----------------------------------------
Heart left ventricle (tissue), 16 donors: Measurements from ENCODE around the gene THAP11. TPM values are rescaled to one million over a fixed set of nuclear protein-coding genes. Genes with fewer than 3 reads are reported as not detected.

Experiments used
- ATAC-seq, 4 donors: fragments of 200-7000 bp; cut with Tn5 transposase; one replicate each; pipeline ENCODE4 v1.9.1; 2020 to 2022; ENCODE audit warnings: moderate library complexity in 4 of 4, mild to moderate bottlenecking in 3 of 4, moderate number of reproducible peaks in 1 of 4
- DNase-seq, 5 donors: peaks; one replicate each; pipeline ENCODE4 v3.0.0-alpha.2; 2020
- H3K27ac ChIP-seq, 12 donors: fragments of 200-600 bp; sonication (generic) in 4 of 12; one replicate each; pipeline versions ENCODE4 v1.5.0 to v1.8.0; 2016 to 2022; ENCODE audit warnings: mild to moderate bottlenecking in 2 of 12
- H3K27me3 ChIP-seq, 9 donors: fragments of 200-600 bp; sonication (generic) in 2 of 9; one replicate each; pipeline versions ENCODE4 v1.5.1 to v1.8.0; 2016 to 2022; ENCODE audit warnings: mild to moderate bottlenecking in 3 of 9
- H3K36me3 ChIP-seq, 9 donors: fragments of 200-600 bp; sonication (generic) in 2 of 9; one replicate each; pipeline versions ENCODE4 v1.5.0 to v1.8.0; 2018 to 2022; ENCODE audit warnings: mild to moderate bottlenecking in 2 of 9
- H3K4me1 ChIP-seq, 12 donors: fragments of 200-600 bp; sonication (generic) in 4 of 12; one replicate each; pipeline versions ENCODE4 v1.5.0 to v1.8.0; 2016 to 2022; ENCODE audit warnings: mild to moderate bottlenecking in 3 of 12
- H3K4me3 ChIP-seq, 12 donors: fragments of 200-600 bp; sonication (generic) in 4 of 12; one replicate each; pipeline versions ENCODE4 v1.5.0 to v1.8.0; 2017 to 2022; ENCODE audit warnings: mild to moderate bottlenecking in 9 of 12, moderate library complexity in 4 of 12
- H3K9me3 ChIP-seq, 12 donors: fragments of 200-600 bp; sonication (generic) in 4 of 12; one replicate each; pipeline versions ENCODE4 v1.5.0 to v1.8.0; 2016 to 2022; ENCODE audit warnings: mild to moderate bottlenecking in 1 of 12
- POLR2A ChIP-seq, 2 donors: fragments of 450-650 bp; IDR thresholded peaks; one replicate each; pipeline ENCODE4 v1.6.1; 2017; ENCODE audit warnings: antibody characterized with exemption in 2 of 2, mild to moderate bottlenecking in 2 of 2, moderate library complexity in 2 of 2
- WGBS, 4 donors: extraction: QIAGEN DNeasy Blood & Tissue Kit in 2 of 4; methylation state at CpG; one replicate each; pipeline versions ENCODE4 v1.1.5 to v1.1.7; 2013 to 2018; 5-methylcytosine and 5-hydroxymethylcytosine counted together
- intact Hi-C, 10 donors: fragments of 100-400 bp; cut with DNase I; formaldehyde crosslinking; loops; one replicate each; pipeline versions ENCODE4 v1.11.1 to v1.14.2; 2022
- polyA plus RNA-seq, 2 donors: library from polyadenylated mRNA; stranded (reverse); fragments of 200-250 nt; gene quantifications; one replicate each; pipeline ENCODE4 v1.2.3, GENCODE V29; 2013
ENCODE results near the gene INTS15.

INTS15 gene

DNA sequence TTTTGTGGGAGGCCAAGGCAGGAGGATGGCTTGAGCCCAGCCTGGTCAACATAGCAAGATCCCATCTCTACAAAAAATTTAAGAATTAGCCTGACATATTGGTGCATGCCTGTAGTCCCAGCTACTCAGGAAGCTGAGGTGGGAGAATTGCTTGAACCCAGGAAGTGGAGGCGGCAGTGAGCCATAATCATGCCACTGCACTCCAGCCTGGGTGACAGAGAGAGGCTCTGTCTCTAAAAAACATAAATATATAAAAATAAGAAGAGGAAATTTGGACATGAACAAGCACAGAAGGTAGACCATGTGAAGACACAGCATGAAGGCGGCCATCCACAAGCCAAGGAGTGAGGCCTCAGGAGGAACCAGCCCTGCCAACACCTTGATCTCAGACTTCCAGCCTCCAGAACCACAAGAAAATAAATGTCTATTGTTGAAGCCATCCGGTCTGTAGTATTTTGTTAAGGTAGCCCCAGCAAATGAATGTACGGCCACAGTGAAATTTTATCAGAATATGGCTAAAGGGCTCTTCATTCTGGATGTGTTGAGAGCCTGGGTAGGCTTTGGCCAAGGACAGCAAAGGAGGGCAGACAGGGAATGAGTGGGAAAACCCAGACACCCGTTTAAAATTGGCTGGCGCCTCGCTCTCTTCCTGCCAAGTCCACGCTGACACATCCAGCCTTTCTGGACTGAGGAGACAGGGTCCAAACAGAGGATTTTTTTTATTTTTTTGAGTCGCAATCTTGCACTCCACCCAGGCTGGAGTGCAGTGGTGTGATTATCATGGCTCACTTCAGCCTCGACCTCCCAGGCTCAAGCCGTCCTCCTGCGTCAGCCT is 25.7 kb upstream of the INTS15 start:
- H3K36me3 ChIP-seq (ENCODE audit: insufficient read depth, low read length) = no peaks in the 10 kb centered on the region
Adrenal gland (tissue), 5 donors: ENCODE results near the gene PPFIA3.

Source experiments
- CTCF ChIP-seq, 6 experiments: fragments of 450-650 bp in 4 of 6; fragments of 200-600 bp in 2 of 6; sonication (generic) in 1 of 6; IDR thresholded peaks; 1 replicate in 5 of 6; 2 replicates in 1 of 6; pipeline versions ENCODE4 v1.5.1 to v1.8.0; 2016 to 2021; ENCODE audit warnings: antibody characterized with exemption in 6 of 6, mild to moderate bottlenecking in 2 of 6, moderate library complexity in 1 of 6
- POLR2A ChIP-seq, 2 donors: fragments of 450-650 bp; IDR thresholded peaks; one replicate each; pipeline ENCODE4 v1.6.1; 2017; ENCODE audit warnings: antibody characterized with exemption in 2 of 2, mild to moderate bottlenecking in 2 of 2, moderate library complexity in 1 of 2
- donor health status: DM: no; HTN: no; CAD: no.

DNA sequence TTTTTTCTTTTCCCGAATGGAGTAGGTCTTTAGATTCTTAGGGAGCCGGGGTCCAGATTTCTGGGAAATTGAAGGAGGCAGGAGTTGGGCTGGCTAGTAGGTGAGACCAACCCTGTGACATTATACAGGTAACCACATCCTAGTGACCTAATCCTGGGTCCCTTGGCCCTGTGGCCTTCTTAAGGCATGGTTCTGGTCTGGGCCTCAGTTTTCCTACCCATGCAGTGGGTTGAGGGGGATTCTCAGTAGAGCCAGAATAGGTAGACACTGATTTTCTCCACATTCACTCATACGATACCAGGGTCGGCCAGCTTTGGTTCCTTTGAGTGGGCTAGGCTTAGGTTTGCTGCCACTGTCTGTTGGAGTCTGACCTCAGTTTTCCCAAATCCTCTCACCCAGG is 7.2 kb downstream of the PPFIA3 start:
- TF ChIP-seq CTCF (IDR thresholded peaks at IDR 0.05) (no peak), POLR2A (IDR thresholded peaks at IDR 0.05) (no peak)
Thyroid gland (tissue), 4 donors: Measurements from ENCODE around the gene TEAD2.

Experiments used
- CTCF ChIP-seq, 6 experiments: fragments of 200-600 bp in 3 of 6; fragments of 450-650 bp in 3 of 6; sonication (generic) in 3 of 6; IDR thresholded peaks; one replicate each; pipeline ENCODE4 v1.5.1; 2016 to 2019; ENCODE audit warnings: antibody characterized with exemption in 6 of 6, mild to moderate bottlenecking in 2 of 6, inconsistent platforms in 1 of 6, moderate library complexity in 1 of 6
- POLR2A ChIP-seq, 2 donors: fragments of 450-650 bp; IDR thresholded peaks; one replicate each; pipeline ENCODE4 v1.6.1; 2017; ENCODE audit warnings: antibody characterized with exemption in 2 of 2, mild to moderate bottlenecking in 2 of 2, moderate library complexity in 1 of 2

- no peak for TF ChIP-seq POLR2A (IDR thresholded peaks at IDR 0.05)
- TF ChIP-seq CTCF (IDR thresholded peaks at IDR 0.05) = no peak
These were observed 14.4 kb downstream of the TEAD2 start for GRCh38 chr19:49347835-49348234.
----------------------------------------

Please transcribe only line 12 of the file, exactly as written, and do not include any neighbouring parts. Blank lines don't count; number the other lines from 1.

- WGBS, 4 donors: extraction: QIAGEN DNeasy Blood & Tissue Kit in 2 of 4; methylation state at CpG; one replicate each; pipeline versions ENCODE4 v1.1.5 to v1.1.7; 2013 to 2018; 5-methylcytosine and 5-hydroxymethylcytosine counted together